I think the coverage we have on Decentralized Applications and Regulation (most of it thanks to Siân Jones) are particularly strong and comprehensive. We’ll build those pages first. But thinking in terms of focus areas, also makes me realize what episodes we might still have to produce to provide a comprehensive coverage on an areas. For example, we have done a lot of episodes with specific Bitcoin startups, but it would be fantastic to have a big picture episode on the cryptocurrency startup space in general to introduce that topic. The same is true for Bitcoin economics. For those pages we may produce a few more targeted episode first or we might release them now and complement later.

In the end, I think we can develop these into solid resources. So that people who want to learn as much as they can about decentralized applications or regulation, know where to turn to.

Measuring Results

The effectiveness of this campaign should be reasonably easy to measure. First, with Google Analytics we’ll be able to see changes in the behavior on our website. Increased page views and visit duration should be expected. Second, we should see an increase in our back catalog plays. The overall number of back catalog plays and share of back catalog of total plays will give an indication. However, by looking at how the plays of the episodes included in one of the curricula develop relative to the plays to episodes not included, we should have a very precise idea of the effect.

The curricula pages may also have positive effect in SEO terms. It may rank well on Google for the keyword, it might garner a good amount of inbound links and it creates more link within our site itself.


Growing Epicenter Bitcoin

November 12, 2014

Until the end of January, I’m focusing on growing Epicenter Bitcoin. If you want to read some background on what Epicenter Bitcoin is and where are at the moment, I just finished writing a long post on exactly that. The basic format of the project will be this: In this post, I will give a [...]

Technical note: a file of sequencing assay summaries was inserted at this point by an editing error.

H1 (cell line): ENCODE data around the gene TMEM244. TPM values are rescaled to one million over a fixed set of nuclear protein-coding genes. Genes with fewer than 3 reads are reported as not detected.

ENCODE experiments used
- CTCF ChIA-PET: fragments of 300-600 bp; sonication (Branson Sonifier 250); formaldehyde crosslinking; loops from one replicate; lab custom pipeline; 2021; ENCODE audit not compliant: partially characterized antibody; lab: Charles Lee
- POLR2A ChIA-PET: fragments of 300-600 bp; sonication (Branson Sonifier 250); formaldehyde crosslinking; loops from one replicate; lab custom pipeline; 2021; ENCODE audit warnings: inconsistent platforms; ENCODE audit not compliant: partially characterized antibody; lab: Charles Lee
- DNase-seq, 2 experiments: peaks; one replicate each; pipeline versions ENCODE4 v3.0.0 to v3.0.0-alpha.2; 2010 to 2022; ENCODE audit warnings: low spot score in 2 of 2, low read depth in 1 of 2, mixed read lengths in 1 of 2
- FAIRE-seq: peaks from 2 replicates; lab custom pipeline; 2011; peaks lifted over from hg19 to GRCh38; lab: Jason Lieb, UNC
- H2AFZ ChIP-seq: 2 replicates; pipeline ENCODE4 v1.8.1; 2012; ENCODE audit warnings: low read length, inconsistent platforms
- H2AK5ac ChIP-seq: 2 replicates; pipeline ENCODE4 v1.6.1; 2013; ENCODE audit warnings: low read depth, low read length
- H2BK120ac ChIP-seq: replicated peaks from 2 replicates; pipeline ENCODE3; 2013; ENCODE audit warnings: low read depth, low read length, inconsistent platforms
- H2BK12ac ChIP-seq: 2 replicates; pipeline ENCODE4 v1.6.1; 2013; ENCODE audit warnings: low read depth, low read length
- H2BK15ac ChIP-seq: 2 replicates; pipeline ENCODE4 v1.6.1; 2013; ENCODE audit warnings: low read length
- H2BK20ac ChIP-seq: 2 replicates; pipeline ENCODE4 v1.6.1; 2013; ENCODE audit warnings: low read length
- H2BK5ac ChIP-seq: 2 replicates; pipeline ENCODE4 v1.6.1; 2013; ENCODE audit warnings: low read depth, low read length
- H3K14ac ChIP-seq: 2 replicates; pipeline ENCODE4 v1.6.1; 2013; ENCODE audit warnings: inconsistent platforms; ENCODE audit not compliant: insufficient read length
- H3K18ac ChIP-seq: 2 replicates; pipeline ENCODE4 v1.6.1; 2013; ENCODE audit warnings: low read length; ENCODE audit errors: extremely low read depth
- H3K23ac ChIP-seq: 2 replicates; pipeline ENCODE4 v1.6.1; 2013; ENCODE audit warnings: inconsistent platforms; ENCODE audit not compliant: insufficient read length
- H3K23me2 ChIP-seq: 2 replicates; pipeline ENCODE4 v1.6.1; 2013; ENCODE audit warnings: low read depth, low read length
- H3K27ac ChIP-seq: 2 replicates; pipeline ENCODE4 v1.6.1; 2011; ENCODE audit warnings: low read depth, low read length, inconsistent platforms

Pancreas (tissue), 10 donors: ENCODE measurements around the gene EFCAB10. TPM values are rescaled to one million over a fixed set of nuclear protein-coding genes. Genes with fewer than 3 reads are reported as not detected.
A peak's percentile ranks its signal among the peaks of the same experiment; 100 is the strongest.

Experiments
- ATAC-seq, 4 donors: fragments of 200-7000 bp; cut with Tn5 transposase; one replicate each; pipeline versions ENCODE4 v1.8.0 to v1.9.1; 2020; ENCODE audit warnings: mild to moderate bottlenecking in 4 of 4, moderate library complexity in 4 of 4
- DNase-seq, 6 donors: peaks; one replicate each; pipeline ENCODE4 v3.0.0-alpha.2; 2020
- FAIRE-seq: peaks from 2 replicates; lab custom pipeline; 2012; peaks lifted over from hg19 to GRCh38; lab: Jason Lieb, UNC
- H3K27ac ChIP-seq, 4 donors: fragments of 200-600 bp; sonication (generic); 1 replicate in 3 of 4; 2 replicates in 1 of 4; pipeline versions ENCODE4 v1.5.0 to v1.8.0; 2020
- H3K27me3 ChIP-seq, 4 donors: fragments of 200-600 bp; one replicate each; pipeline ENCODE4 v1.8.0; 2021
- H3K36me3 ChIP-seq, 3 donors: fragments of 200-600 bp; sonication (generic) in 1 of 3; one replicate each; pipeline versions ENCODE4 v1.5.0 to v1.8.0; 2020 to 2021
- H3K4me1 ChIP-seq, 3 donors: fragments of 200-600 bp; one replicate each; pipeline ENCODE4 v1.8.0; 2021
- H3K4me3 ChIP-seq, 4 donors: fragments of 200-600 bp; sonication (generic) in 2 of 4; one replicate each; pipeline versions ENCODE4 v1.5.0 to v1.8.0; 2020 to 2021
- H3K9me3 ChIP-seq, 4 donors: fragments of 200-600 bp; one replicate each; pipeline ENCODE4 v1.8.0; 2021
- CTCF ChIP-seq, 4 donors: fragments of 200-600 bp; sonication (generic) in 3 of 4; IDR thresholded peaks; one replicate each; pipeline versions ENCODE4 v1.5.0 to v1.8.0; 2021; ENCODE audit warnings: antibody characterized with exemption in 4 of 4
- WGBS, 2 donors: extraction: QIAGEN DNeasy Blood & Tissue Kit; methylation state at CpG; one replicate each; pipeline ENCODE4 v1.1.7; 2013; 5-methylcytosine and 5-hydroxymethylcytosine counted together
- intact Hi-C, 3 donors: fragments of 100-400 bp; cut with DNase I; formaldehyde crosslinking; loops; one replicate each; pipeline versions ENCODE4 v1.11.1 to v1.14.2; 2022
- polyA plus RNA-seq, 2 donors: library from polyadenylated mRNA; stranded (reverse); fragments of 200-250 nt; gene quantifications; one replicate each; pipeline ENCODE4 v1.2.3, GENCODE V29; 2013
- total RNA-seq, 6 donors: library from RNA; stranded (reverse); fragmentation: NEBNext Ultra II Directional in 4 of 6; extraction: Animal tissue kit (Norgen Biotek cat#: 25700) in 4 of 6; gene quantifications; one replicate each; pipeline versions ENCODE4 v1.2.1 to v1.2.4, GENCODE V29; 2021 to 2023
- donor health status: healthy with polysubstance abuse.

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Ten Months of Programming – Month 8 – 10

September 30, 2013

In November 2012, I set myself the goal to program 500 hours over the next ten months, become a solid programmer and get into Hacker School. These ten months have now ended two weeks ago while I was in Scotland in a monastery. I was behind with my monthly updates so this will be the [...]

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September Plans

August 28, 2013

In the last few weeks the things I have spent most of the last few months working on have ended. I have handed in my Master’s dissertation ten days ago, I had the last interview for Hacker School on Monday and I gave my first Quantified Self talk last Thursday. While I still don’t have [...]

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Ten Months of Programming – Month 7

July 22, 2013

I’m about to submit my Hacker School application for the fall 2013 cohort. This, of course, is a good reason to bring this blog up to date and report on what I have been up to in Month 7 – June. How I Spent my Time I spent a total of 57 hours programming in [...]

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Ten Months of Programming – Months 4 to 6

June 6, 2013

Just yesterday I passed the 250 hour mark which means I have completed half of my total target hours. This, of course, is a great reason to finally (!) write the update post on my last three months on the project. The last three months have been very busy. In March and April, I was [...]

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Ten Months of Programming – Months 2 & 3

March 3, 2013

Months two and three of my ten-month project to become a solid programmer have now ended. In total I have spent 121 hours programming since the start of the project which means I’m one hour ahead of schedule (Hooray!) and have completed 24.2% of the targeted 500 hours. In this post, I will discuss how [...]

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A Picture A Day – 365 Project

January 4, 2013

With the new year, I started a new project that I’m calling 365. The premise is simple: Every day I will take a picture and upload to the 365 website.  I will use my IPhone’s camera to take the picture and used Tumblr to set up a separate blog that is on a subdomain of [...]

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Ten Months of Programming – Month 1

December 1, 2012

The first month of my Ten Months of Programming has now ended. Next week, I’m heading to South East Asia to travel with my wonderful girlfriend for a while so I’ll have a month-long break from the project. What have I learned these past three weeks? How did it go? Measurements and Their Use I [...]